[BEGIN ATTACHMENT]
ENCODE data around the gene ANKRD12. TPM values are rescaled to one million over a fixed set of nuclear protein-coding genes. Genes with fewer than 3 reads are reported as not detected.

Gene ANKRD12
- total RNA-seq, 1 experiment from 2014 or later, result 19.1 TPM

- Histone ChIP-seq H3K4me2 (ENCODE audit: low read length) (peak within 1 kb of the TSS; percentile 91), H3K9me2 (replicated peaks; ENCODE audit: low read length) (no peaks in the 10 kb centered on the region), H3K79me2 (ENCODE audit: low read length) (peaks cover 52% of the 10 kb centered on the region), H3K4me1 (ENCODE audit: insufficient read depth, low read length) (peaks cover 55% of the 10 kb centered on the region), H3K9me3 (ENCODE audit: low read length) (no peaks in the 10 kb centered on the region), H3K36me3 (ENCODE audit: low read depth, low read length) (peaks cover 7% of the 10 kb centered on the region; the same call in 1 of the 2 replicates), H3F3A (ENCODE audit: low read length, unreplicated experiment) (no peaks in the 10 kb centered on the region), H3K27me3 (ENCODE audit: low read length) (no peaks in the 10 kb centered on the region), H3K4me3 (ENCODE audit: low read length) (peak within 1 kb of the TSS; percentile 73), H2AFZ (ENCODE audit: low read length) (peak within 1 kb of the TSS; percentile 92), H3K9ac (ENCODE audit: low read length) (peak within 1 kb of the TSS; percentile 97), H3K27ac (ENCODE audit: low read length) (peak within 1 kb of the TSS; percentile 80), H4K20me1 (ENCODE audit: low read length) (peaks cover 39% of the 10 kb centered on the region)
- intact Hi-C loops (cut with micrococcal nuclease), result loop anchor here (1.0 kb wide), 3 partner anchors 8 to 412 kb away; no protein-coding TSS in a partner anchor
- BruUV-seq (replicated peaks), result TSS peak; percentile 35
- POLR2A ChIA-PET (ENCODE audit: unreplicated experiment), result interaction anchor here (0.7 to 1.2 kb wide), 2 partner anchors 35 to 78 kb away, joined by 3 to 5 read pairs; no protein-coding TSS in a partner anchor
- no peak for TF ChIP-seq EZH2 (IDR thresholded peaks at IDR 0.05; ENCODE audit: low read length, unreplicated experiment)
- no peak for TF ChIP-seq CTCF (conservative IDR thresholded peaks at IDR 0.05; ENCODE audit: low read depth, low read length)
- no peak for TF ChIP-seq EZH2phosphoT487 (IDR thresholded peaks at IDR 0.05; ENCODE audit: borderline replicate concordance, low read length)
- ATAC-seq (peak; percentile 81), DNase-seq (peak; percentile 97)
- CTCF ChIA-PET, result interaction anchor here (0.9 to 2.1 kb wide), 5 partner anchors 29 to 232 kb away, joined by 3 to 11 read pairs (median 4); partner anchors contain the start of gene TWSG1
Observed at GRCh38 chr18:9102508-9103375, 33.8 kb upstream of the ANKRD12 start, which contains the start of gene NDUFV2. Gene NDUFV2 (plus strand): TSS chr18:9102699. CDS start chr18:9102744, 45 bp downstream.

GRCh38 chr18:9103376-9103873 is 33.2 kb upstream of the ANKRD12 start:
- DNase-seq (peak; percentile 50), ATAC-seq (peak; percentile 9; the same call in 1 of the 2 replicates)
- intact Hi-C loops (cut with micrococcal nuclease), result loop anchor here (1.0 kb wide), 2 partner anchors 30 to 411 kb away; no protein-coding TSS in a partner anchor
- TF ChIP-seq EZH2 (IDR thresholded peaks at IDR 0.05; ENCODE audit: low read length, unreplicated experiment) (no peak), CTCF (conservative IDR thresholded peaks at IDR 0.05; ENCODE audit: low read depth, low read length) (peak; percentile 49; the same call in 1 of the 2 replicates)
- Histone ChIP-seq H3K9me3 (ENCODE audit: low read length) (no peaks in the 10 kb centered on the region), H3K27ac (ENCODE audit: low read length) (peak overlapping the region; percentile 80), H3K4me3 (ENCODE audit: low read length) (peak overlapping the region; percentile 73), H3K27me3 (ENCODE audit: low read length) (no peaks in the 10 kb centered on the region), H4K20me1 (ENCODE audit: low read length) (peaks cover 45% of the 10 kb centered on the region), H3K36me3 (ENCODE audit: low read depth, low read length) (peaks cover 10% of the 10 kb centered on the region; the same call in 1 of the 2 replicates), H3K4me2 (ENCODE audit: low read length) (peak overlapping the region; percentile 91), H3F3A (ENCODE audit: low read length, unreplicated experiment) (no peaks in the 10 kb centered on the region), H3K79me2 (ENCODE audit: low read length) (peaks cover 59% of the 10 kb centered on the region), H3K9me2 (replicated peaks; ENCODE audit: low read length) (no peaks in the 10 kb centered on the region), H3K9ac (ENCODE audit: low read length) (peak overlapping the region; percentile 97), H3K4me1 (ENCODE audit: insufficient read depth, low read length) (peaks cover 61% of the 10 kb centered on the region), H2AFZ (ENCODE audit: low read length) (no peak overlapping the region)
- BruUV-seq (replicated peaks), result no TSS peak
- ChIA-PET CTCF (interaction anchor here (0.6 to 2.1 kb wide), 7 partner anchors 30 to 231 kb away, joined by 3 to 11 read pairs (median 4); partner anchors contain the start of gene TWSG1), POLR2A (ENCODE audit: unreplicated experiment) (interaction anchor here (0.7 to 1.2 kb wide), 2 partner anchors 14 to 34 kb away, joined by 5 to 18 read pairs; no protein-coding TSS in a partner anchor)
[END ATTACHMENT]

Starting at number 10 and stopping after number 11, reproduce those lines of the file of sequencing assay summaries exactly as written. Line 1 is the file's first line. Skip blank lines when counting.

- no peak for TF ChIP-seq EZH2phosphoT487 (IDR thresholded peaks at IDR 0.05; ENCODE audit: borderline replicate concordance, low read length)
- ATAC-seq (peak; percentile 81), DNase-seq (peak; percentile 97)